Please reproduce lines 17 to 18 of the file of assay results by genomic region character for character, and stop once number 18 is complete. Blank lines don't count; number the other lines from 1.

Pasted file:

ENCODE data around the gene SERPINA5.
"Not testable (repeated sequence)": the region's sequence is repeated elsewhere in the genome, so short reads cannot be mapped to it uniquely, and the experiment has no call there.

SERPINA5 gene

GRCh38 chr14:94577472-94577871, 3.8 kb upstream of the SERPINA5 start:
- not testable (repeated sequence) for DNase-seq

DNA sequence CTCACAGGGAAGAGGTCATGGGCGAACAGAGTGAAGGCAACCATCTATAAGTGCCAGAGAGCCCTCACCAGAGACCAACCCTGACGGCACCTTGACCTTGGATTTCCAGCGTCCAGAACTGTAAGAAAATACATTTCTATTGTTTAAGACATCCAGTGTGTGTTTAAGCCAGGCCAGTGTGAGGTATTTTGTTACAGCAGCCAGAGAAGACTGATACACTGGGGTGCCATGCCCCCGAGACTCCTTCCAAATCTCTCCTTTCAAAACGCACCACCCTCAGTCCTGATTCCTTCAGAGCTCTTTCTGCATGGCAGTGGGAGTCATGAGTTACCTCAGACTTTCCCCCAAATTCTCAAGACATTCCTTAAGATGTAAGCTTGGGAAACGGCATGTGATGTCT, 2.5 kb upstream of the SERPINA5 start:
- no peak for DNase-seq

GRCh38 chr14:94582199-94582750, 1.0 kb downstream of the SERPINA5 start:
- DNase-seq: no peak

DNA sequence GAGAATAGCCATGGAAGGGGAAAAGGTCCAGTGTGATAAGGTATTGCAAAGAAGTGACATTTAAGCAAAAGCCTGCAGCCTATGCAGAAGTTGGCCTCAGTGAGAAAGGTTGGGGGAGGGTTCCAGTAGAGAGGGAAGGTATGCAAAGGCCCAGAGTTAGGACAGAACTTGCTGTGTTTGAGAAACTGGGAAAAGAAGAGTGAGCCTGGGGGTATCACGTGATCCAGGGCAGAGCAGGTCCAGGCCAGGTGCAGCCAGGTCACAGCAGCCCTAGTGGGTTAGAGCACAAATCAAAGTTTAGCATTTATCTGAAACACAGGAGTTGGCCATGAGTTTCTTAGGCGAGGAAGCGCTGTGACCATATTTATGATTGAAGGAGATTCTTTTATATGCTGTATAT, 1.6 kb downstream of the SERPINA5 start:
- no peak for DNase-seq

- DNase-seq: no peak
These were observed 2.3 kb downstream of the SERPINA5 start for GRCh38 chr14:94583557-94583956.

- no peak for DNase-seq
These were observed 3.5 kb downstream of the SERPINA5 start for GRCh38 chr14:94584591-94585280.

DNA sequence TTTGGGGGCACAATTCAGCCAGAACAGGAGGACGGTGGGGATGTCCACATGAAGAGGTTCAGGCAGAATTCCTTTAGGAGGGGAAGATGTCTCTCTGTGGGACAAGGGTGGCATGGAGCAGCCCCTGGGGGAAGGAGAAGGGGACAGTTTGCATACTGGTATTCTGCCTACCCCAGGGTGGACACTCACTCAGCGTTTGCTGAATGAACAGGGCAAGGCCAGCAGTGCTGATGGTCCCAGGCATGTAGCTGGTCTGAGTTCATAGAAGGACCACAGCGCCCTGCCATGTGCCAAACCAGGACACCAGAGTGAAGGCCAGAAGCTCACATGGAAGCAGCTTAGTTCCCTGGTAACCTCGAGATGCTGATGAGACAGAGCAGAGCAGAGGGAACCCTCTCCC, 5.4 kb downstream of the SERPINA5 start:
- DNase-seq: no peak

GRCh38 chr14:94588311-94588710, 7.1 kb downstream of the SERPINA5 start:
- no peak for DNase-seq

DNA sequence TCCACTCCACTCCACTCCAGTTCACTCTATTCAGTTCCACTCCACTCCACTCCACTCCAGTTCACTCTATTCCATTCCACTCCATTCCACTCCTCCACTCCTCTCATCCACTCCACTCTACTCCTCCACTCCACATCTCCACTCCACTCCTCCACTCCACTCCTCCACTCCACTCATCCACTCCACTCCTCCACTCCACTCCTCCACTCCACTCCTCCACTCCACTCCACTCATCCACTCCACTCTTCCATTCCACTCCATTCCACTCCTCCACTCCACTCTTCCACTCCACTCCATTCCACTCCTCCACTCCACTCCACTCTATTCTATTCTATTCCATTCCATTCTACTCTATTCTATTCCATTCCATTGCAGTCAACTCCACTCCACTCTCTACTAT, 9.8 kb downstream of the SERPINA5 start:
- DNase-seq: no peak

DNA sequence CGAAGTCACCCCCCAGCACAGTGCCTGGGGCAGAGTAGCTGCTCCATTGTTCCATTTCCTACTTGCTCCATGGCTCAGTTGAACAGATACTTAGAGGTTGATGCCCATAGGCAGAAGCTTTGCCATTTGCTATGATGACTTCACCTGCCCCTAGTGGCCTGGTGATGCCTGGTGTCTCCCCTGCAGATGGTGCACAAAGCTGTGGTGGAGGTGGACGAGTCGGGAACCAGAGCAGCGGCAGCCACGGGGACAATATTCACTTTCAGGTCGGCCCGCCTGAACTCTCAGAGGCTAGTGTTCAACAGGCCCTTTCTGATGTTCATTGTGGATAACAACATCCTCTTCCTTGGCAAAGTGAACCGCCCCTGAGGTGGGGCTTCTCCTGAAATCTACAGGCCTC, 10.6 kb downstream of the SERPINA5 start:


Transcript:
- DNase-seq: no peak

GRCh38 chr14:94588311-94588710, 7.1 kb downstream of the SERPINA5 start: